This article was written for my Feature Writing course
Your headlamp illuminates the black pavement in front of you. The only sound is your feet hitting the asphalt with each stride. Thump. Thump. Thump. You feel like the only person alive, moving through the darkness before the day breaks and the rest of the world emerges. You are alone with your thoughts and your labored breaths. Your legs burn as your phone finally says, “Mile 12.” You exhale in relief. Just one more mile to go. One more mile and you will have covered 33 miles for the week.
You have never run so far. You have never attempted 13 miles without the aid of a half-marathon course, but your doctor told you it was necessary. You don’t want to tense up at the race and have that excruciating pain resurface. You have to push through. You have to prove it to yourself. You have to make it across the finish line. The 2015 Baltimore Running Festival is all that matters to you.
After an entire summer of stretching, strength training, foam rolling and crying, you realized your IT band would not heal on its own. You didn’t even know what an IT band was until it was injured. Until you felt a sharp pull on the outside of your knee. Until it hurt to walk up the stairs. Until each extension of your leg made you wince. Until running–your passion, your escape from the world, the very definition of who you were–became the most dreaded activity. Until your body’s weakness had beaten you down to the point where you were crying in your boyfriend’s arms.
But now, you’re running again. And it hurts; it hurts like hell.
Realigning your pelvis is worse than it sounds. Your hip flexors bear the brunt of your newly aligned torso. Luckily, after about 3 miles, they tend to go numb. Then, the only challenge is beating your brain. Convincing yourself that it’s worth getting up at 5 a.m. to run before class. Convincing yourself that somehow you’ll able to walk around campus and stand for hours at work. Convincing yourself that running 73 miles in three weeks is not insane. Convincing yourself that you’re stronger than you know.
You think back to that first day in the doctor’s office. “You have to stop running,” he said.
“For how long?” you asked.
“For a month, maybe more. Your lower body needs a complete rest. Enjoy the weekend because on Monday you’re doing things my way.”
You remember that dreaded first week without cardio. It was also the first week of classes. All of the semester’s assignments were neatly listed out on the syllabi, and your head was spinning with an overload of information. All you wanted to do was slip on your shoes and run away from the stress, but you couldn’t. You couldn’t even go for a walk. Instead, you curled up on the cold bathroom floor, head in hands, and sobbed.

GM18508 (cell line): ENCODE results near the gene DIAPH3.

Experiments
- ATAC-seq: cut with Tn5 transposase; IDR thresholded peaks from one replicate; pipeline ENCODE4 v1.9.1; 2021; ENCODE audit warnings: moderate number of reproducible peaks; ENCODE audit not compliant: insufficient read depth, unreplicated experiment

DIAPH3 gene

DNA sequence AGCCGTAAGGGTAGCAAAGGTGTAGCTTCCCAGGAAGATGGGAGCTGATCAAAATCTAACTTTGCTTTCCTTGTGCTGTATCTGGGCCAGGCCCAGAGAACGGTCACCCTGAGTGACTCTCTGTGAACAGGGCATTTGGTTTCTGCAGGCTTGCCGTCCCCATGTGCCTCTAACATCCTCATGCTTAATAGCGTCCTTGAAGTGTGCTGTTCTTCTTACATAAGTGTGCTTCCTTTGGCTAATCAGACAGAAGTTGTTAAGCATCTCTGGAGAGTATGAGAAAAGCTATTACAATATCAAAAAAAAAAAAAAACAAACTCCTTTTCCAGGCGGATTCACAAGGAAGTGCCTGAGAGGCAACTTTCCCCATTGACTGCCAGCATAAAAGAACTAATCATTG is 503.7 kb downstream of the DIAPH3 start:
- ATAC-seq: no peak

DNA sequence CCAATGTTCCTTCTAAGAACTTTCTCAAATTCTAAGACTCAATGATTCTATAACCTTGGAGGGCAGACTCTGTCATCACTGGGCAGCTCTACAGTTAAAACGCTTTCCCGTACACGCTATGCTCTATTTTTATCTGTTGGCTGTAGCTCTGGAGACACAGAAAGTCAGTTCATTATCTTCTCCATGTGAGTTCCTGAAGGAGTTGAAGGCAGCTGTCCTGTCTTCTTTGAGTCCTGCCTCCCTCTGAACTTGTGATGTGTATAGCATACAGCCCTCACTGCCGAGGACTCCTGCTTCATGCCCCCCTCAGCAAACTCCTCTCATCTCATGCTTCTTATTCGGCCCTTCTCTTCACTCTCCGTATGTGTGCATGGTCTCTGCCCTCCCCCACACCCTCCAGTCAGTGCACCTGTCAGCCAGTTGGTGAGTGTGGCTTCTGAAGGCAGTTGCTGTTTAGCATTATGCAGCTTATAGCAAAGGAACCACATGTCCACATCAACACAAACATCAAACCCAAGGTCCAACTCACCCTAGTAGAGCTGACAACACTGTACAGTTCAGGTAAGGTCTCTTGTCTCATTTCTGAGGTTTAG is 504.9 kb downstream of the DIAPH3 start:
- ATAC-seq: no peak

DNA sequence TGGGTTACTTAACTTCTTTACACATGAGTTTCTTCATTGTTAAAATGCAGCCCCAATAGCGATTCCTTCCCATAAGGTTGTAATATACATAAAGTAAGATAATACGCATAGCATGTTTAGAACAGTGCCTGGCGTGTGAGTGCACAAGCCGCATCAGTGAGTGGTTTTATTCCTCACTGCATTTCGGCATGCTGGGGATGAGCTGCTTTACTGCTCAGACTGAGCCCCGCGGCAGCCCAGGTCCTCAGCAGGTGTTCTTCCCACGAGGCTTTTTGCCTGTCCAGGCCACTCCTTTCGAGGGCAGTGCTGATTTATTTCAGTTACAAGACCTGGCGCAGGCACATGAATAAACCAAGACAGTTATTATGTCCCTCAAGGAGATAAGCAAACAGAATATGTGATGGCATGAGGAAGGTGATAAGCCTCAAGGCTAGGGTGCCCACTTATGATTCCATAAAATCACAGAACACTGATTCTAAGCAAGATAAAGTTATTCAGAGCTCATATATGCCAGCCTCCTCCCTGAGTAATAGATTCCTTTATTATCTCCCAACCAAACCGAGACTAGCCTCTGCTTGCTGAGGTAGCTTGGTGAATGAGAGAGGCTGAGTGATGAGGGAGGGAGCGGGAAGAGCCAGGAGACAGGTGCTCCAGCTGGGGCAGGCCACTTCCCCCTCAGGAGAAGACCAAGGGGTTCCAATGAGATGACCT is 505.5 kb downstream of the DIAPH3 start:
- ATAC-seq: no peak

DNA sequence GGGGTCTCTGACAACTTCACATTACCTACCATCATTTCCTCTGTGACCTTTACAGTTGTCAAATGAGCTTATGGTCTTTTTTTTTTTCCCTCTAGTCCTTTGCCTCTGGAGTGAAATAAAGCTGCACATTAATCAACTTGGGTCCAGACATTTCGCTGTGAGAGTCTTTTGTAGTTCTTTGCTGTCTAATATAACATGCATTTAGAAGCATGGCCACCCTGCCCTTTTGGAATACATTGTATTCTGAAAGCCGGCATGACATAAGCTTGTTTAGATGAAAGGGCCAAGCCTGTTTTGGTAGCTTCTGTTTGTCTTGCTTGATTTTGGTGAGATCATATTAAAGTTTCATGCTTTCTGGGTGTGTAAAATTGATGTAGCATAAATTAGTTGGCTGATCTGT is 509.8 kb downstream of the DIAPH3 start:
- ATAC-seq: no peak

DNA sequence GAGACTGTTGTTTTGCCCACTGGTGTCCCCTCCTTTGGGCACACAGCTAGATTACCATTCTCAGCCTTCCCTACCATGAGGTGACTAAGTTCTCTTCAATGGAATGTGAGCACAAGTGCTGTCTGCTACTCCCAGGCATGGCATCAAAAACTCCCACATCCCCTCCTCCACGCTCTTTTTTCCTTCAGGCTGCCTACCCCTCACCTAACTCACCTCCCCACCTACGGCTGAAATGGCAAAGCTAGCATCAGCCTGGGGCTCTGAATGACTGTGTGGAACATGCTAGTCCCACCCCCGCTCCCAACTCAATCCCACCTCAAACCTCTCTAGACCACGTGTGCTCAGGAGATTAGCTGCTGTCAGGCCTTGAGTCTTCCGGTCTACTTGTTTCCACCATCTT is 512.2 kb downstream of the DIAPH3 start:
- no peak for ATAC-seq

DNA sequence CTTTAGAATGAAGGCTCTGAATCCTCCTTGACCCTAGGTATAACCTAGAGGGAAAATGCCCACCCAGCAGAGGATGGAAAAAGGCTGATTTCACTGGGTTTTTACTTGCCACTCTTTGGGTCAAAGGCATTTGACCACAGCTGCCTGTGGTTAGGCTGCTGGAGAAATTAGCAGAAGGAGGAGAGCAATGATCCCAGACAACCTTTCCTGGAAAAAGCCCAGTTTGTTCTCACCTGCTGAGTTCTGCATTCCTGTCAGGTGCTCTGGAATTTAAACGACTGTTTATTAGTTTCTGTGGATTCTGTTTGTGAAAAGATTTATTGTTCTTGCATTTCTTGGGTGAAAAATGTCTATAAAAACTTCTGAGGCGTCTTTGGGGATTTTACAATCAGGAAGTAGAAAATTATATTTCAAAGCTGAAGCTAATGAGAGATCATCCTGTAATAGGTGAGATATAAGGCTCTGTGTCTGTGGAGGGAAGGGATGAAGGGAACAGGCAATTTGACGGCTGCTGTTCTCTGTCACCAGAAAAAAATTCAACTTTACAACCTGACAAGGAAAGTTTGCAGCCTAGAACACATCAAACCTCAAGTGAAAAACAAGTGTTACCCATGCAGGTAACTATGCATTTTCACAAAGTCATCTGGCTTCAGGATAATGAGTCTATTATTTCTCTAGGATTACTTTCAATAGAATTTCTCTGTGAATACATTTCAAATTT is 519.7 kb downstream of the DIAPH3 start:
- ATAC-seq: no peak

You remember conceding to the doctor’s suggestion that you swim. You could barely swim one lap, stopping at each end of the pool to catch your breath. However, you felt something in those moments. Was it hope? You knew it was better than crying on the floor.
You remember the appointments twice a week, squeezed in between classes, your commute and work. You were stretched and pulled in the worst ways. You tried not to cry in front of the doctor. You kept telling yourself that this is what it took to be an athlete.
You remember hating the physical therapy exercises.
“I can’t do these exercises three times through every day. It takes over two hours! I don’t have that kind of time,” you said to the doctor.
“Do your best. Get through as many as you can. You want to run the half-marathon, don’t you?” he said.
You did your best. You gave the exercises 30 minutes every day. You forced yourself to do them in the small amount of time you had after class and before work. You forced yourself to write the alphabet out with your big toe. You forced yourself to pick up a paper towel with your foot over and over again. You forced yourself to become a masochist, pushing your legs into the most foreign, pretzel-like positions until you could no longer take the pain. You hated knowing the exercises were working because you just wanted to be done with them.
You remember the blister the size of a small country that formed on the bottom your foot. You punctured it with a needle and watched clear liquid ooze. You bandaged up your foot and doubled up on socks to prevent future nations from forming. Your hip flexors, calves and foot were screaming up at you, but you looked ahead and kept running.
You remember when the race was a month out. The doctor told you to run again. The first week it was 2, 4 and 6 miles–not too bad. The next week it was 6, 8 and 9 miles–that was harder. The final week it was 9, 11 and now 13 miles–you want to die.
It’s the week of the race. The excitement and fear keep you up at night. You run 5 miles midweek per the doctor’s orders. Your knees and hips beg for mercy. Your IT band blooms blueish-purple bruises up the side of your thigh. You consider dropping out of the race. You picture yourself sitting at home on race day. Could you take that defeat? You decide no, you can’t.
It’s race day. You don your white Nike hat, your baby-blue Under Armour shirt from the race expo, and your favorite black capris. You picture yourself wearing the medal soon.
You stand in the crowd of runners. Your hopes for a great finish time when you registered last year have you in the first start wave. You feel like a fake. You’re too injured to run with the fastest of them, but then, the horn signals the start.
Tears spring into your eyes as you cross the start line. All of your hard work has paid off. You’re here. You made it to the race. You realize that making it to the finish line was never the goal.
As your feet find their familiar rhythm, you decide to go for the full-marathon next year. After all, you’re a runner. It’s your sport. It’s who you are. You can run any distance if you just keep pushing.